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Stumbling across a DOM XSS on google.com

This is a short writeup about a DOM XSS on google.com which I accidentally discovered.


The part, how I discovered this XSS, is the best part of this writeup.

It was a usual day at my daywork as an IT engineer. I was sitting at home and was listening to some colleagues via a Skype conference. We were talking about an internal network in our own company infrastructure. Basically we just wanted to know, if there is already an active directory setup in that network. After some further discussion an other colleague came to help and told us, that there indeed is already an active directory setup. He also told us the domain name. And to our all surprise, the domain name looked like a usual FQDN. To keep that secret we just call that domain name innernetwork.com.

We were a bit wondered as we expected another domain name but I did not care too much. One of my colleagues then opened that domainname in a browser and obviously opened the website innernetwork.com. At that time he only saw a website to buy that very domain name. But he also saw a little detail, which caught my attention. He saw, that the URL parameters were reflected into the webpage.

Reflected Parameters from the URL in the page

As he told me about the reflection I was motivated to have a quick look at that. However, as I was connected to the company network, I could not open the page from the laptop I was using at the moment. So I just opened it from my phone and also saw the reflection. I quickly entered a usual XSS payload "><img src=x onerror=alert(1)>. And to my surprise the XSS triggered!

But to be honest: why would a XSS on a page, which is on sale, matter? That is also what I thought and wanted to close the browser again. But a small thing caught my attention:

Alert popup

An embedded page on google.com? Sure, it is obvious now as you only see the alert itself, but as I tried that on mobile, I did not see this at first. But why is that? Is that real? I changed the XSS payload to "><img src=x onerror=alert(document.domain)> and indeed saw a google.com in the alert page. But how is this happening? I was quite confused and tried on my personal laptop, with multiple browsers. I even asked a friend on mine to try that payload. But nothing changed. So, yes, the XSS was executing in the context of google.com!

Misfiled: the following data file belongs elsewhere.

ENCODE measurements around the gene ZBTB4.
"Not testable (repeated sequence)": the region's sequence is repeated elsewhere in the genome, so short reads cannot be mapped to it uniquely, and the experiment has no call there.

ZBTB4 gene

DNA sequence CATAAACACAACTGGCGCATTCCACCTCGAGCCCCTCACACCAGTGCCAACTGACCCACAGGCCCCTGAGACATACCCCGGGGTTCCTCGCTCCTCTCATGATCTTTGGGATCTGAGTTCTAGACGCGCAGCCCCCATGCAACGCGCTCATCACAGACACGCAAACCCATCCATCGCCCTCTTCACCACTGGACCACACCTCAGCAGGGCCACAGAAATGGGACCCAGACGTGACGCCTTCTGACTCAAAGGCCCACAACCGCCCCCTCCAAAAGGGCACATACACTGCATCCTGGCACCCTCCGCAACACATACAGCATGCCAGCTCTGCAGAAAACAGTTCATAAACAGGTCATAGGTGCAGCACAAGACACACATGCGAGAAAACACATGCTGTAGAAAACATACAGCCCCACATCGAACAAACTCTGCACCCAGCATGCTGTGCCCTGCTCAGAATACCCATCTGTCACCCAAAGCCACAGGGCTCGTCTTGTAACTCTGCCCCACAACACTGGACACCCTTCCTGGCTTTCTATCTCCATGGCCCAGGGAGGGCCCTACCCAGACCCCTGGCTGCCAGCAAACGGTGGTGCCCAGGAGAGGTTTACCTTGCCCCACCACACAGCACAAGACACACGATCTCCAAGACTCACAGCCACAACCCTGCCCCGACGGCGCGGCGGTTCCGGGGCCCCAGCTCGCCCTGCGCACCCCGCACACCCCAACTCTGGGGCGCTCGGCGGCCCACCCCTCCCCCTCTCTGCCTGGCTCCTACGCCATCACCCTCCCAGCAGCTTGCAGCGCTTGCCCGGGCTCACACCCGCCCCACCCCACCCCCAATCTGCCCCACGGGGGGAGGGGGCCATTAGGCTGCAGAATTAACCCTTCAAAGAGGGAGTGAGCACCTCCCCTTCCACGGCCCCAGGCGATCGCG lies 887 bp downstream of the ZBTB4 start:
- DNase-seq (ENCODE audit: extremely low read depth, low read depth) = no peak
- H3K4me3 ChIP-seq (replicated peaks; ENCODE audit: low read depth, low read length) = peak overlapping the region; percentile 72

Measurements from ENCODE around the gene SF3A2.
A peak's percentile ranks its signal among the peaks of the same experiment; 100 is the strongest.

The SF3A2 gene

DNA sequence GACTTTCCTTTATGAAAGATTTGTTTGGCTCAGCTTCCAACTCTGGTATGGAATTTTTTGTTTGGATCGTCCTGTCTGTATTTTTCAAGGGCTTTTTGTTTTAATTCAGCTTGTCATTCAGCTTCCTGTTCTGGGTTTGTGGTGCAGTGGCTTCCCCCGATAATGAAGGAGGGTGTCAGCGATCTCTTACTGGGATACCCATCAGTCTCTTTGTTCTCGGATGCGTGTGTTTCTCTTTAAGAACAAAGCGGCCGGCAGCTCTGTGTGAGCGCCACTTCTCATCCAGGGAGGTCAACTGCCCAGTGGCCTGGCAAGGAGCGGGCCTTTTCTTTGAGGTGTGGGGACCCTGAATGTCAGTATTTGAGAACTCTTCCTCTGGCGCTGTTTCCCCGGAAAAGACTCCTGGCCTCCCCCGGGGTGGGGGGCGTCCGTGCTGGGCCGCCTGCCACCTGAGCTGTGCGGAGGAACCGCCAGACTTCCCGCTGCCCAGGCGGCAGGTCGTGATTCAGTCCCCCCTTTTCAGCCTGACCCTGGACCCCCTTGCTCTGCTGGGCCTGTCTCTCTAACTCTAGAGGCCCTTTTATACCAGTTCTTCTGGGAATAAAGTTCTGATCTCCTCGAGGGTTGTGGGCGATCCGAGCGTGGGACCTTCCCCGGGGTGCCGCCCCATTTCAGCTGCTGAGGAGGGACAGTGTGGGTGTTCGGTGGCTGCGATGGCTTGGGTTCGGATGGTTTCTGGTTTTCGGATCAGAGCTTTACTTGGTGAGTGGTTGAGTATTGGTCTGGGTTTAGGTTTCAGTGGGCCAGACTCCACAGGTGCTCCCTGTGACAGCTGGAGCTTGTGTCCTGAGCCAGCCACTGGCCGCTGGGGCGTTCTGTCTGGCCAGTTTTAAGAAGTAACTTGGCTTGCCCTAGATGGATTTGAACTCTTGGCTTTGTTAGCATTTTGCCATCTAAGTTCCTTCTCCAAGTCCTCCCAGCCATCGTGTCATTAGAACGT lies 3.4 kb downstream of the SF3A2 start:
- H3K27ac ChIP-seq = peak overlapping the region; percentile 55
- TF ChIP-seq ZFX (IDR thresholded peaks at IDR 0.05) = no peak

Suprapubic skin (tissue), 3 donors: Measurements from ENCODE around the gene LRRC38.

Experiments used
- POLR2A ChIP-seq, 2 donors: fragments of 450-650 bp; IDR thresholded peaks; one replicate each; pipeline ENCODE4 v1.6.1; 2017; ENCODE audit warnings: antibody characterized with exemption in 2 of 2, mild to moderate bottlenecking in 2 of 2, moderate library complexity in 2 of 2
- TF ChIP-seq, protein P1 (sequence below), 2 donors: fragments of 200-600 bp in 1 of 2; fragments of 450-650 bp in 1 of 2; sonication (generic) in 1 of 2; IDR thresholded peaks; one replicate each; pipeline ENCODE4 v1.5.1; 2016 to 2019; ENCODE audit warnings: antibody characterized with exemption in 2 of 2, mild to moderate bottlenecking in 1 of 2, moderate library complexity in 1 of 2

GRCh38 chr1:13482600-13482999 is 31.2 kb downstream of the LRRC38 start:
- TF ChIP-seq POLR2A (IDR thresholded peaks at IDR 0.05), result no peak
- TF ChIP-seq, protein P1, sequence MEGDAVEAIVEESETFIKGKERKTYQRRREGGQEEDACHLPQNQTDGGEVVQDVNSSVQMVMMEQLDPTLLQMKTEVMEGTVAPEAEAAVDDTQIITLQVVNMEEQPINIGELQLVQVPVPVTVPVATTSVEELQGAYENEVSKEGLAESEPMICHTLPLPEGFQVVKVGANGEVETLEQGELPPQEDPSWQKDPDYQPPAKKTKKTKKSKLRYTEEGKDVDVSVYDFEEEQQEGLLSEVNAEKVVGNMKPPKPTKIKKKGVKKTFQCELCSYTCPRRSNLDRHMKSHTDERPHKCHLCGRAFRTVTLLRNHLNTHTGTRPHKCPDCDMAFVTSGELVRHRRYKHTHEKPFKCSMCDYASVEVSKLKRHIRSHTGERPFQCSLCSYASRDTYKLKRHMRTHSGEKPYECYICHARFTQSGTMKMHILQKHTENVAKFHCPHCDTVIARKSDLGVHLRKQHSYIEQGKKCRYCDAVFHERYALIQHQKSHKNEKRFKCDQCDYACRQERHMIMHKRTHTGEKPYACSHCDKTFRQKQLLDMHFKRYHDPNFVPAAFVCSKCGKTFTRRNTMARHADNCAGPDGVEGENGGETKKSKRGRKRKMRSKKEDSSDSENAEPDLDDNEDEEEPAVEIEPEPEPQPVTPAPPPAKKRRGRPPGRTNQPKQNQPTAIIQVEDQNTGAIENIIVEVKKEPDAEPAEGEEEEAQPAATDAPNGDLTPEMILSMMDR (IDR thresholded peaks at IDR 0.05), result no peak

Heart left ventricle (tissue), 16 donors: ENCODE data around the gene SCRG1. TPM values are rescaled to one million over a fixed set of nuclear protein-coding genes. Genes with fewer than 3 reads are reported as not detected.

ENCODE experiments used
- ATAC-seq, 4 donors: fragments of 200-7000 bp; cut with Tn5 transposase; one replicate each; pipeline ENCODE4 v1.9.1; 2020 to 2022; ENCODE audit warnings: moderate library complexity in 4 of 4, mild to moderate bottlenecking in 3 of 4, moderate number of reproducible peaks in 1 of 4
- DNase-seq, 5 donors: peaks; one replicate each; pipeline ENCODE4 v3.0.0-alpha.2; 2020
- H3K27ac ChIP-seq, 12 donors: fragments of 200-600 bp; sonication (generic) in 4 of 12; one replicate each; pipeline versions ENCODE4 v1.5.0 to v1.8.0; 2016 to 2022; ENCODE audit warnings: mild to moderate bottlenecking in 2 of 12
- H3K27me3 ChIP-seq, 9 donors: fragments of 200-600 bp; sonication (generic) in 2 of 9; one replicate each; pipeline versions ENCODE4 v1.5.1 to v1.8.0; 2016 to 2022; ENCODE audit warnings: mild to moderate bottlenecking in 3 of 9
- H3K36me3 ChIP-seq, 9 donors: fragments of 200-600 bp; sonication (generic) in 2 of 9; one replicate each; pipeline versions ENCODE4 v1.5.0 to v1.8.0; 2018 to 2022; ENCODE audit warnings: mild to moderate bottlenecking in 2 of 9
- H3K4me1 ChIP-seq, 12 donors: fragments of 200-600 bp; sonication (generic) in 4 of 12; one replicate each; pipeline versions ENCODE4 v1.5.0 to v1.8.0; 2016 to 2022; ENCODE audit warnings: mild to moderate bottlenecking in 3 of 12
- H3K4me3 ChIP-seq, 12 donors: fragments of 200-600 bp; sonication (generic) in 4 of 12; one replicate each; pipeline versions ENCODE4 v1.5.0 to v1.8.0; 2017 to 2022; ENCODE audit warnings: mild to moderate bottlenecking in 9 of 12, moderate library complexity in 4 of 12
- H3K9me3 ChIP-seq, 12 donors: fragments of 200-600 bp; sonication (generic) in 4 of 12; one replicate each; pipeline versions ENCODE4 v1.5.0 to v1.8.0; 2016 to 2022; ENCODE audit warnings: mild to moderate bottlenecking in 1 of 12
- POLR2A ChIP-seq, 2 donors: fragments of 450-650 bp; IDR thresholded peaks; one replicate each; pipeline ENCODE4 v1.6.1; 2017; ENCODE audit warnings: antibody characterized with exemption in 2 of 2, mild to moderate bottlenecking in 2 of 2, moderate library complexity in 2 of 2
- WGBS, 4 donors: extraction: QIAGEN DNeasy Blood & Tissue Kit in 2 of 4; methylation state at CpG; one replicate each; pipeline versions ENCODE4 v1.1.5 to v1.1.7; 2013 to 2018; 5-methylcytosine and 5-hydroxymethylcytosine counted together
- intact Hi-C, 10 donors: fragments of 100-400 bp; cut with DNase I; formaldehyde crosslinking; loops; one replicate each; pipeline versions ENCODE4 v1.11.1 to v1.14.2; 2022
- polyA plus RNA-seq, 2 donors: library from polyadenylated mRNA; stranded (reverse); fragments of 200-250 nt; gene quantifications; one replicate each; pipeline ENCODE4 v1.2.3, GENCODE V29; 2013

Proof of Concept

Even though I only popped the alert via a domain I did not own and I got no really working or understandable PoC I reported the issue to Google via https://bughunters.google.com/. In my report I showed them the alert, which gave proof that the XSS is running in the context of google.com. I also wrote, that I will deliver a full PoC later on.

However, the report was quickly rejected with the following cause:

This application is not owned or operated by Google

Sure innernetwork.com is not owned or operated by Google, but the XSS was clearly running in the context of google.com. I explained that and worked myself down the code of innernetwork.com to get myself a working PoC.

At this point it is good to remember that innernetwork.com used the URL parameters, which reflected into the DOM. Appending HTML/JS to these parameters lead to an XSS.